Why exactly is Eric Lott a clown? I haven’t read The Disappearing Liberal Intellectual, but even as Gitlin describes it, it doesn’t seem quite clownish. If Gitlin is right that “the academic left is nowhere today. It matters more to David Horowitz than to anyone else,” then Lott’s critique (as described by Gitlin: i.e., the Left’s problem is not that it is too left [as Horowitz would have it] or that it is too unorganized [as Gitlin would seem to have it] but that it is complicit in its opposition’s assumptions [and, therefore, its practices]--or in other words, it isn’t left enough) seems quite serious and (to my mind) quite valid. (Gitlin’s problem, on the other hand, seems to be that he can’t conceive of Lott’s project as a structural critique--i.e., as a critique of the way that Leftist opposition, when it fails to account for structural capacity to subsume opposition, does lend complicity [and legitimacy?] to the very causes it opposes.)
Now, although I think Love & Theft is also not in the least clownish (although it is in some sense about clownishness), I don’t know that I’m in those “certain circles” for whom Lott’s “name” is so “made” that his work doesn’t deserve critique. Nevertheless, I wouldn’t as yet offer “clownish” as my critique. And yet, I’d like to know why (not just that) you--Blah-- think he’s a clown.
Unless you mean physically. Not having seen him myself, I can’t say whether or not Lott looks like a clown, but I’m trying to read your post generously enough to see its merit. And I’m guessing that, given one’s typical nose, a clown might have an active role to play in the olfactorial epistemology Scott is sniffing out.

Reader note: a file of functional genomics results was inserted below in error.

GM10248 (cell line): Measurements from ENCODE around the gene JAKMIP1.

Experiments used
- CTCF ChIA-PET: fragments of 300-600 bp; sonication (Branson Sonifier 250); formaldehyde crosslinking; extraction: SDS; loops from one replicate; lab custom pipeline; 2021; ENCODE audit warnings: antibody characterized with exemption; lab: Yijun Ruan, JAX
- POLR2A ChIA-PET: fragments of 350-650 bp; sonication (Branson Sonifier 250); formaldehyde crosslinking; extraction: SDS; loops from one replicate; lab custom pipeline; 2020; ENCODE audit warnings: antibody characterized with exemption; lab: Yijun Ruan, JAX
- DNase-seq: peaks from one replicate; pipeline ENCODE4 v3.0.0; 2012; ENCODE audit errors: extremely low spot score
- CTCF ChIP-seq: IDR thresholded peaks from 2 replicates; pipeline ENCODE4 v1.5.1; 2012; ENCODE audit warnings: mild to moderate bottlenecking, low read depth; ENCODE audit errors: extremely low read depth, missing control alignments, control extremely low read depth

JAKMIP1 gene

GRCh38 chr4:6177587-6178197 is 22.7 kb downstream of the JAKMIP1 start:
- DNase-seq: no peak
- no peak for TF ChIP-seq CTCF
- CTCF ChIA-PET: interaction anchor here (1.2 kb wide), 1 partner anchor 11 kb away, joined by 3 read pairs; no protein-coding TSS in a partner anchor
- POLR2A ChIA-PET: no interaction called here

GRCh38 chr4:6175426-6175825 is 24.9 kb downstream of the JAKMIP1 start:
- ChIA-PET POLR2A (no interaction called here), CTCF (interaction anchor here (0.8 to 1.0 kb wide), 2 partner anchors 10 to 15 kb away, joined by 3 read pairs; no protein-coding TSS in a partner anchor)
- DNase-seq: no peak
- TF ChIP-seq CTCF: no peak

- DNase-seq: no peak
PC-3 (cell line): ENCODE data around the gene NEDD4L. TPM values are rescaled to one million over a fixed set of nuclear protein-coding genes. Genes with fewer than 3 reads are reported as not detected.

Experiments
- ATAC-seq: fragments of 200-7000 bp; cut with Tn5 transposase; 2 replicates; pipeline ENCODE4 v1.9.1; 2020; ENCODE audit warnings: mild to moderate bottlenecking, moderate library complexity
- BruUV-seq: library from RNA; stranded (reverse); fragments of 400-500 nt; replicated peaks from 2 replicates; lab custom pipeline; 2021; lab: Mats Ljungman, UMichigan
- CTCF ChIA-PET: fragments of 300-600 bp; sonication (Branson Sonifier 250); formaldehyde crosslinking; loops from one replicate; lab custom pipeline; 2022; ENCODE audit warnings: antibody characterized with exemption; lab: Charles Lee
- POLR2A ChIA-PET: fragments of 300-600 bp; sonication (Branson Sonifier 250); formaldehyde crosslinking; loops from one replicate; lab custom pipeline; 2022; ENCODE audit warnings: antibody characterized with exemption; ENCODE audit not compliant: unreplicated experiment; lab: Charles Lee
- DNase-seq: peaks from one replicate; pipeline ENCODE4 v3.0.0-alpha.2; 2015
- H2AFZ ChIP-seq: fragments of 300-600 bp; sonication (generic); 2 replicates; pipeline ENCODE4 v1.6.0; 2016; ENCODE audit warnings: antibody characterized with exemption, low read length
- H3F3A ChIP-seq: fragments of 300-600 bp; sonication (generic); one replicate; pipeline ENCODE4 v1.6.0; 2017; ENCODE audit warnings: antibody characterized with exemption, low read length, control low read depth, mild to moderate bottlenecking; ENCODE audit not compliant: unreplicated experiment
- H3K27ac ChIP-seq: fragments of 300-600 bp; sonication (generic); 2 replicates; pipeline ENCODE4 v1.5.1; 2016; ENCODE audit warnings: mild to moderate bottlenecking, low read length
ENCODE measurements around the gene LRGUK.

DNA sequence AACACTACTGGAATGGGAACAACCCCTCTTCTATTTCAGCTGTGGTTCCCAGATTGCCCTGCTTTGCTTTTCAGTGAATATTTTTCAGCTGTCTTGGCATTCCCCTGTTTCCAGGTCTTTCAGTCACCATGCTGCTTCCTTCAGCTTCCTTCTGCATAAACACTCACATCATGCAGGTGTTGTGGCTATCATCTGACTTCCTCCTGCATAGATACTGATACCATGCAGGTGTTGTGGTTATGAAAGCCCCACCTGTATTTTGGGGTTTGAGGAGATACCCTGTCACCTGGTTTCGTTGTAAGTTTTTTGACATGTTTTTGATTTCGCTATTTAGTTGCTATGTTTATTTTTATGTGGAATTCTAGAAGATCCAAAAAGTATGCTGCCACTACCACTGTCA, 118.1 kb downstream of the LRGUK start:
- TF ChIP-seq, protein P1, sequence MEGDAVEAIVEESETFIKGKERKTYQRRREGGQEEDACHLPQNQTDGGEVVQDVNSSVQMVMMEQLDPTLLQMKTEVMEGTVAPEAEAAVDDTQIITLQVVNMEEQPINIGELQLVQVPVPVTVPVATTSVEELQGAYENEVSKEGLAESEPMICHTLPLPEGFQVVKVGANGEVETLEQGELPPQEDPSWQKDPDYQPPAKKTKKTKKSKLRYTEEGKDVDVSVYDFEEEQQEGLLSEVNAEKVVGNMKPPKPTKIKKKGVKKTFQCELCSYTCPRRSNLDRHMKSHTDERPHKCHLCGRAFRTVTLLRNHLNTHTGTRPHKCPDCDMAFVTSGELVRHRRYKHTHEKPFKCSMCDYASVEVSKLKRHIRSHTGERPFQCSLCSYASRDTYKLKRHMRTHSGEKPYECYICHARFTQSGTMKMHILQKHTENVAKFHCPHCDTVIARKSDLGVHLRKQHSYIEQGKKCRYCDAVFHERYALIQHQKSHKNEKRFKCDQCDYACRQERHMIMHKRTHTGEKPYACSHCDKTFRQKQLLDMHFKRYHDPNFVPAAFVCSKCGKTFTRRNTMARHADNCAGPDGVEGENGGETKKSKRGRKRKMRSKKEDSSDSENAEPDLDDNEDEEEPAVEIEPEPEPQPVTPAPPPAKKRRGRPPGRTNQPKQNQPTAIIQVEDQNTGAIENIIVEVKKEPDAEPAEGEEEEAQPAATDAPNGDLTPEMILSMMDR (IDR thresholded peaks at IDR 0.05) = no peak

I know this is an old thread, but I reviewed the Lott book in Reviews in American History recently, and I found it rather good. It is a hard book to read, but the argument is essentially sound. I admired the way it made one think about the relationship between DLC liberals like Gitlin and the far Left. After two failed elections for the Democrats, Lott’s challenge makes sense.
I also liked how Lott, with the shape of his intellect, approached the topic. It was interesting to see how he approached the topic in terms of his choice of material and critics. No one writer would approach the topic the same way, which is why criticism is so vital. The book received some savage reviews when it came out, but that was only because it ruffled the feathers of older, former New Left intellectuals. The book actually is quite similar to Russell Jacoby’s The End of Utopia (1999) in its claims. A bit back, there was a radio show in NYC about the book, and Morris Dickstein liked it because he said it raised alot of interesting and unanswerable questions.